Objective: To determine the impact of self-reported maternal depression/anxiety on asthma control during pregnancy. Method: Pregnant women with a doctor diagnosis of asthma (n = 189) were prospectively recruited at their antenatal booking visit, and the presence of maternal depression and anxiety was identified using self-report and routine questionnaire assessments. Data on exacerbations and asthma control were collected during gestation. Asthma control was assessed using the Juniper Asthma Control Questionnaire (ACQ) and women were classified as having recurrent uncontrolled asthma if their ACQ score was >1.5 during two or more consecutive study visits. Exacerbations were defined as events that led to increased treatment requirements, and doctor or hospital visits. Results: There were 85 women with self-reported depression/anxiety and 104 women without self-reported depression/anxiety. The presence of depression/anxiety was associated with an increased likelihood (adjusted hazard ratio (HR) 1.67: 95% confidence interval (CI) 1.03–2.72) and incidence (adjusted incidence rate ratio (IRR) 1.71: 95% CI 1.13–2.58) of uncontrolled asthma during pregnancy, as well as an increased risk of recurrent uncontrolled asthma during 2 or more study visits (adjusted relative risk (RR) 1.98: 95% CI 1.00–3.91). No impact of depression/anxiety was observed with respect to the likelihood (adjusted HR 0.70: 95% CI 0.35–1.41) or incidence of exacerbations during pregnancy (adjusted IRR 0.66: 95% CI 0.35–1.26). Conclusions: This study provides evidence that the presence of maternal depression/anxiety is associated with an increased likelihood and incidence of uncontrolled asthma during pregnancy. Given the high prevalence of co-morbid depression/anxiety among asthmatics, further research investigating such associations is urgently required.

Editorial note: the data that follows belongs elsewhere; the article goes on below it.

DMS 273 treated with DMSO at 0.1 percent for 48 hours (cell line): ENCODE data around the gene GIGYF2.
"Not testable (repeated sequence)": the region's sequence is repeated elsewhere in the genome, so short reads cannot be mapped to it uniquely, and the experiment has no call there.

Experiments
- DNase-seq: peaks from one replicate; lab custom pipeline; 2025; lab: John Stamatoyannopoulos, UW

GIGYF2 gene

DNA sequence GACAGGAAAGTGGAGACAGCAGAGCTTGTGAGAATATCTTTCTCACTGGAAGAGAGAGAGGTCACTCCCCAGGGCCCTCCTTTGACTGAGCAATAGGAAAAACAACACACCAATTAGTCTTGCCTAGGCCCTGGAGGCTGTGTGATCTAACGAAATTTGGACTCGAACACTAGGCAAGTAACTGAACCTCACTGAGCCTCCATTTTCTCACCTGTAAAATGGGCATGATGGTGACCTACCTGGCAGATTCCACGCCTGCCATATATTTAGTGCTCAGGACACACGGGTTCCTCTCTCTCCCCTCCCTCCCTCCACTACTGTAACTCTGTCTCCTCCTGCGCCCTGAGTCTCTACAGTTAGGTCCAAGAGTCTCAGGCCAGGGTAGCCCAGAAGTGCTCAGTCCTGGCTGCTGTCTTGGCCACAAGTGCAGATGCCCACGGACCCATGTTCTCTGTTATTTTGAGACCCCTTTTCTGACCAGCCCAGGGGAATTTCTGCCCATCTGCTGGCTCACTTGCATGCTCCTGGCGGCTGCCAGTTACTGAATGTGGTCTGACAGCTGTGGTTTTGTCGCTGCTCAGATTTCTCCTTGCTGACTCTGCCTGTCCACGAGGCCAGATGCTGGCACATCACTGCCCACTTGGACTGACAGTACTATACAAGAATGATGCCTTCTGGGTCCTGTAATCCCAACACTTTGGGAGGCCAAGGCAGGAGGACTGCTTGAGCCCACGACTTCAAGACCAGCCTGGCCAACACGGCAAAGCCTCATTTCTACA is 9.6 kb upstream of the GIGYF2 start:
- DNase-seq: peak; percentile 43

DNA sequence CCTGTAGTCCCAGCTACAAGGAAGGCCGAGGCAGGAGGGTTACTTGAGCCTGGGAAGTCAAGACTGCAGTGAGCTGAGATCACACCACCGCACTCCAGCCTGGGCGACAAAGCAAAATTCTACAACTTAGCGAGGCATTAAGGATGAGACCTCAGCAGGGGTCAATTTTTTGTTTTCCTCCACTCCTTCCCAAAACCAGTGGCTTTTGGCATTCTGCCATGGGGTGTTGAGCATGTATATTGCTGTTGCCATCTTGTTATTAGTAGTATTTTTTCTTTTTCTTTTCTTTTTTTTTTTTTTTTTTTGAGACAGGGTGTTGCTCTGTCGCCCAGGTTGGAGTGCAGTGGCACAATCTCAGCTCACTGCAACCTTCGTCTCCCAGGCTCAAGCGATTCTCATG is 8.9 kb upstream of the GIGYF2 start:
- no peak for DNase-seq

- asthma control
- mental health